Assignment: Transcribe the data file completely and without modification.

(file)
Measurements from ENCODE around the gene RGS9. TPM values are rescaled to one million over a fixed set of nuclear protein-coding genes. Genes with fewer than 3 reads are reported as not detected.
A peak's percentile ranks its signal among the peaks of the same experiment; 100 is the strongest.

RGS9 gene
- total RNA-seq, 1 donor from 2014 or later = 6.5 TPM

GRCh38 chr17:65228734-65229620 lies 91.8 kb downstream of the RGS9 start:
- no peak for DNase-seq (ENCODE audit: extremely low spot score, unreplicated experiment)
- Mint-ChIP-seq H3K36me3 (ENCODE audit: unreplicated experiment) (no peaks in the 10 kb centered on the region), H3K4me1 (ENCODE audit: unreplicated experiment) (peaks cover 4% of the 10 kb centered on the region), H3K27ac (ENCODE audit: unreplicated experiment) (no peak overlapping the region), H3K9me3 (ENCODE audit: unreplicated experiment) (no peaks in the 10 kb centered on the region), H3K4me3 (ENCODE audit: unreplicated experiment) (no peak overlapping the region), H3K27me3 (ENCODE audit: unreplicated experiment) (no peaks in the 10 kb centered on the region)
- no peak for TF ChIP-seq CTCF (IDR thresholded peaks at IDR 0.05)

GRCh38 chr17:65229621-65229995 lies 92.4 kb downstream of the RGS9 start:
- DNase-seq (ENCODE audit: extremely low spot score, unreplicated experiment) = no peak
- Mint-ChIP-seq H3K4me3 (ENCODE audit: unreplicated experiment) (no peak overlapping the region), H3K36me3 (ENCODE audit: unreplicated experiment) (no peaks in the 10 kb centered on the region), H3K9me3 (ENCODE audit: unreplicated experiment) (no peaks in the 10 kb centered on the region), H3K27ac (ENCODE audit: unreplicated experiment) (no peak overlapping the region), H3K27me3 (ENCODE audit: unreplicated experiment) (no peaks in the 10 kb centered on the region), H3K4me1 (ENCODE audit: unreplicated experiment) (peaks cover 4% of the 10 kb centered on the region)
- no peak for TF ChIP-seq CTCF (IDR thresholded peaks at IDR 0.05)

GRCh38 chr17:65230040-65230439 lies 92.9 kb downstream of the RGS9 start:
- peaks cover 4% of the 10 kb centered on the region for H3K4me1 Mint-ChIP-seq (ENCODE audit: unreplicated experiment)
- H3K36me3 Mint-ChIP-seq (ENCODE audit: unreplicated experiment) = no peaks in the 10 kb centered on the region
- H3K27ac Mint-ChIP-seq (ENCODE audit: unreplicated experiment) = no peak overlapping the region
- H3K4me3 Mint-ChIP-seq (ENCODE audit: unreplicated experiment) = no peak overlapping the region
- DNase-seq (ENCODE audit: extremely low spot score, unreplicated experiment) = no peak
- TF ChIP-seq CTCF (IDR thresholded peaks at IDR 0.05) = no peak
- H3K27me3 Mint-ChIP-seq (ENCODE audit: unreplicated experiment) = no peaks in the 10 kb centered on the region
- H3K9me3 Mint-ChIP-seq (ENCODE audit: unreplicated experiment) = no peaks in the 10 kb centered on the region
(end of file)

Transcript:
Measurements from ENCODE around the gene RGS9. TPM values are rescaled to one million over a fixed set of nuclear protein-coding genes. Genes with fewer than 3 reads are reported as not detected.
A peak's percentile ranks its signal among the peaks of the same experiment; 100 is the strongest.

RGS9 gene
- total RNA-seq, 1 donor from 2014 or later = 6.5 TPM

GRCh38 chr17:65228734-65229620 lies 91.8 kb downstream of the RGS9 start:
- no peak for DNase-seq (ENCODE audit: extremely low spot score, unreplicated experiment)
- Mint-ChIP-seq H3K36me3 (ENCODE audit: unreplicated experiment) (no peaks in the 10 kb centered on the region), H3K4me1 (ENCODE audit: unreplicated experiment) (peaks cover 4% of the 10 kb centered on the region), H3K27ac (ENCODE audit: unreplicated experiment) (no peak overlapping the region), H3K9me3 (ENCODE audit: unreplicated experiment) (no peaks in the 10 kb centered on the region), H3K4me3 (ENCODE audit: unreplicated experiment) (no peak overlapping the region), H3K27me3 (ENCODE audit: unreplicated experiment) (no peaks in the 10 kb centered on the region)
- no peak for TF ChIP-seq CTCF (IDR thresholded peaks at IDR 0.05)

GRCh38 chr17:65229621-65229995 lies 92.4 kb downstream of the RGS9 start:
- DNase-seq (ENCODE audit: extremely low spot score, unreplicated experiment) = no peak
- Mint-ChIP-seq H3K4me3 (ENCODE audit: unreplicated experiment) (no peak overlapping the region), H3K36me3 (ENCODE audit: unreplicated experiment) (no peaks in the 10 kb centered on the region), H3K9me3 (ENCODE audit: unreplicated experiment) (no peaks in the 10 kb centered on the region), H3K27ac (ENCODE audit: unreplicated experiment) (no peak overlapping the region), H3K27me3 (ENCODE audit: unreplicated experiment) (no peaks in the 10 kb centered on the region), H3K4me1 (ENCODE audit: unreplicated experiment) (peaks cover 4% of the 10 kb centered on the region)
- no peak for TF ChIP-seq CTCF (IDR thresholded peaks at IDR 0.05)

GRCh38 chr17:65230040-65230439 lies 92.9 kb downstream of the RGS9 start:
- peaks cover 4% of the 10 kb centered on the region for H3K4me1 Mint-ChIP-seq (ENCODE audit: unreplicated experiment)
- H3K36me3 Mint-ChIP-seq (ENCODE audit: unreplicated experiment) = no peaks in the 10 kb centered on the region
- H3K27ac Mint-ChIP-seq (ENCODE audit: unreplicated experiment) = no peak overlapping the region
- H3K4me3 Mint-ChIP-seq (ENCODE audit: unreplicated experiment) = no peak overlapping the region
- DNase-seq (ENCODE audit: extremely low spot score, unreplicated experiment) = no peak
- TF ChIP-seq CTCF (IDR thresholded peaks at IDR 0.05) = no peak
- H3K27me3 Mint-ChIP-seq (ENCODE audit: unreplicated experiment) = no peaks in the 10 kb centered on the region
- H3K9me3 Mint-ChIP-seq (ENCODE audit: unreplicated experiment) = no peaks in the 10 kb centered on the region